Sir, You might not think that jazz and cricket would mix very well, but Ronnie Scott took advantage of the terminology of jazz when he was bowling to communicate with his wicket-keeper and let him know what to expect. Slow numbers in jazz are often called ballads, so if he was about to bowl his slow one, he would call out "Ballad coming up". Similarly, he might say "Up tempo" for a fast one. Occasionally he would whistle a tune which I recognised as one of Hoagy Carmichael's old songs, though I couldn't make out which. I asked our wicket-keeper if it meant anything to him.

"That's Hong Kong Blues," he said. "Means he's going to try a Chinaman."

This didn't always work. I remember once he was hit all over the ground by one batsman, who turned out to be a local drummer and could understand everything Ronnie was trying to keep secret. After he had hit him for three successive boundaries, the drummer said, "Keep swapping fours, shall we, eh, Ronnie?" I don't know what it meant, but it didn't best please Ronnie. Yours etc.

From Mr Bobby Randell

Sir, The only time I ever met Ronnie Scott, he wasn't there. I had been asked to turn out for a cricket team called the All Star Jazz XI, and one of the reasons I agreed to play was that Ronnie Scott, whom I had never met, was playing in the team. Well, none of the players looked very much like him so I said to the bloke beside me in the slips, who was a young guy, that I had hoped to meet Ronnie Scott.

"Well, you won't today," he said. "He's gone off to play in another cricket match. He sent me in as a dep."

And do you know, it turned out that all 11 of us were deps! Well, that's jazz for you. Or do I mean cricket? Yours, etc.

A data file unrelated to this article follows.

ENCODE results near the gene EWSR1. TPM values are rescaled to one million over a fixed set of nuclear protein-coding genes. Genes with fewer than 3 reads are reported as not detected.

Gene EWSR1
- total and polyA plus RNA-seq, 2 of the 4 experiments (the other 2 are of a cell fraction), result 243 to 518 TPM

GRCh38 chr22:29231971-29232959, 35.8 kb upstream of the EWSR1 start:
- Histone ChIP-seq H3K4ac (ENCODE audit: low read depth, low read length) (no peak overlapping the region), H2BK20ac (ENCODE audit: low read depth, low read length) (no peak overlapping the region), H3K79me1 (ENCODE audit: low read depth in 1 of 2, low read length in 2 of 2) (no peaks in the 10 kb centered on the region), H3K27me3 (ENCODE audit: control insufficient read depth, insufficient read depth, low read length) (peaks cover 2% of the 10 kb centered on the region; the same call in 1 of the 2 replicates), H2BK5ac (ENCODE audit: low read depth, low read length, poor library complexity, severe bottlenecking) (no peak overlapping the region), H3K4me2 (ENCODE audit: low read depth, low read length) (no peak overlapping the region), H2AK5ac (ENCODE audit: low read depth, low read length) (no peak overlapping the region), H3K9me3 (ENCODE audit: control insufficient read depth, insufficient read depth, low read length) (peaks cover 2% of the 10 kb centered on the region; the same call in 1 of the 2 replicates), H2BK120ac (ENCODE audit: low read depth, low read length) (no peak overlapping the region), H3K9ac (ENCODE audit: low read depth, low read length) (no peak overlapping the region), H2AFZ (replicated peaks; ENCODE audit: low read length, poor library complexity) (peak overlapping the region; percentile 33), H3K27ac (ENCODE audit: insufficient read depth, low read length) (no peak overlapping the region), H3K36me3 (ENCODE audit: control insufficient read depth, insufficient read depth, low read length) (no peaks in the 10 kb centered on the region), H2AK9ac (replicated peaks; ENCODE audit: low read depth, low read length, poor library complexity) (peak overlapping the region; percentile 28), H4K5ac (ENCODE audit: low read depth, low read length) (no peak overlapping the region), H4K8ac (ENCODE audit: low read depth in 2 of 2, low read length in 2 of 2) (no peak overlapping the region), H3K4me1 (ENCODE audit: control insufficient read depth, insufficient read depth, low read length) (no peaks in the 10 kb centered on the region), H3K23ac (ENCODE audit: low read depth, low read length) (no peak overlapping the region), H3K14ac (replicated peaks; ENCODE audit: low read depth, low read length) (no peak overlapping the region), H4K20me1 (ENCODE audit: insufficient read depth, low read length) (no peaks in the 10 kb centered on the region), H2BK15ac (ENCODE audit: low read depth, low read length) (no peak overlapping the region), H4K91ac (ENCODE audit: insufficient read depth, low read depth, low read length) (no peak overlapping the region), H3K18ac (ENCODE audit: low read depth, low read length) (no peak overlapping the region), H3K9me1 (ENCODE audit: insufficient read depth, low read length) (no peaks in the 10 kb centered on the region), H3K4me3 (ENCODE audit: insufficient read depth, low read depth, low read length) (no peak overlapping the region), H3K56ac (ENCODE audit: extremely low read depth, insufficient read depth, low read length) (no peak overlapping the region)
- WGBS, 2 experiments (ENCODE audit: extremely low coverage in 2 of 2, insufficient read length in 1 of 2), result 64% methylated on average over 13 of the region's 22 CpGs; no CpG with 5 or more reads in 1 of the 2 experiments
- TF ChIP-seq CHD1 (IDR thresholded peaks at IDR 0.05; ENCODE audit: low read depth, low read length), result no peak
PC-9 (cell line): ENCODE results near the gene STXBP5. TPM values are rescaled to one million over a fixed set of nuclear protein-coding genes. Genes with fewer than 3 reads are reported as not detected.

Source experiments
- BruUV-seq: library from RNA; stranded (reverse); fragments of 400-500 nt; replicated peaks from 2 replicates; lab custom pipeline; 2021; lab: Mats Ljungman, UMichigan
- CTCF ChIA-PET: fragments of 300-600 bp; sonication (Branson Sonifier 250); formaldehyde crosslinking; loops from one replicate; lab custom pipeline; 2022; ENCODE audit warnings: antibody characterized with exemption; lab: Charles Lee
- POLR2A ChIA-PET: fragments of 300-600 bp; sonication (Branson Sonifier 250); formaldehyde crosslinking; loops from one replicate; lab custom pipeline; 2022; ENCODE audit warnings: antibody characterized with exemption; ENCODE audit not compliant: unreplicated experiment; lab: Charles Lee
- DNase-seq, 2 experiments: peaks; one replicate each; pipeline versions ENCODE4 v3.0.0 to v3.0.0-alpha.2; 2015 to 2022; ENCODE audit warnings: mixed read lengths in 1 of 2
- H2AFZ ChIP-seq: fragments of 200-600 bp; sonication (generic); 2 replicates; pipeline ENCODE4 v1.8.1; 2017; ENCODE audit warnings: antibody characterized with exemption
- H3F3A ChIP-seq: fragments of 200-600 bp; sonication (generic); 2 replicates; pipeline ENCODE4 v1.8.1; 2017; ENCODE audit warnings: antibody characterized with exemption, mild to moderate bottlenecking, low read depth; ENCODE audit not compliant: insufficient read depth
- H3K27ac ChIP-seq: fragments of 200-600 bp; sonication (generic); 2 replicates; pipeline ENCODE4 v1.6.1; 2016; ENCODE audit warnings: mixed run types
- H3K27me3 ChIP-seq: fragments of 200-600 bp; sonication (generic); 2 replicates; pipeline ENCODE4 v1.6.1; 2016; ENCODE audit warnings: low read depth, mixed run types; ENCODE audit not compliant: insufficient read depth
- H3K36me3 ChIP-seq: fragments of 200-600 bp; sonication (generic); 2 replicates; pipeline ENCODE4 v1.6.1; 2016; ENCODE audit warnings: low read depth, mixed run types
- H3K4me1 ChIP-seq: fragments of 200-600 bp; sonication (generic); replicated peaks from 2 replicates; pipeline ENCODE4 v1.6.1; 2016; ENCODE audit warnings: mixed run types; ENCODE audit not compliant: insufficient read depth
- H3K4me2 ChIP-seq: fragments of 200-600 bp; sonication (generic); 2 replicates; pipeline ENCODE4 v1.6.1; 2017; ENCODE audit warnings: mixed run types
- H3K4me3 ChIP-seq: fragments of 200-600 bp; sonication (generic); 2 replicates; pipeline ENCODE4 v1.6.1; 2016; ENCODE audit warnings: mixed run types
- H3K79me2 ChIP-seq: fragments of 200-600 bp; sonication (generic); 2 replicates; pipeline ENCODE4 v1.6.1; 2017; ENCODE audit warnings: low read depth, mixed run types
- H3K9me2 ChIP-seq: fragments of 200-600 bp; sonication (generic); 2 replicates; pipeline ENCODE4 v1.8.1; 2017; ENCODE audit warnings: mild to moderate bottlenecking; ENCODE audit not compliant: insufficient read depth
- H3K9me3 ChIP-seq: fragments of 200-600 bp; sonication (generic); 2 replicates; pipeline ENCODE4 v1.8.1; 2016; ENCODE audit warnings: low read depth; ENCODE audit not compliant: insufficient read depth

Start your day with The Independent, sign up for daily news emails
Have you tried new the Independent Digital Edition apps?
ebooks
ebooksA special investigation by Andy McSmith
  • Get to the point
Latest stories from i100
Have you tried new the Independent Digital Edition apps?
Independent Dating
and  

By clicking 'Search' you
are agreeing to our
Terms of Use.

iJobs Job Widget
iJobs General

Ashdown Group: Marketing Manager - B2B, Corporate - City, London

£45000 - £50000 per annum + benefits : Ashdown Group: A highly successful, glo...

Recruitment Genius: Head of Content and PR

£35000 - £37000 per annum: Recruitment Genius: We are 'Changemakers in retail'...

Recruitment Genius: PHP Developer - Mid / Senior

£25000 - £40000 per annum: Recruitment Genius: This fast growing digital agenc...

Recruitment Genius: E-commerce Partnerships Manager

£50000 - £100000 per annum: Recruitment Genius: This is a newly-created partne...

Day In a Page

No postcode? No vote

Floating voters

How living on a houseboat meant I didn't officially 'exist'
Louis Theroux's affable Englishman routine begins to wear thin

By Reason of Insanity

Louis Theroux's affable Englishman routine begins to wear thin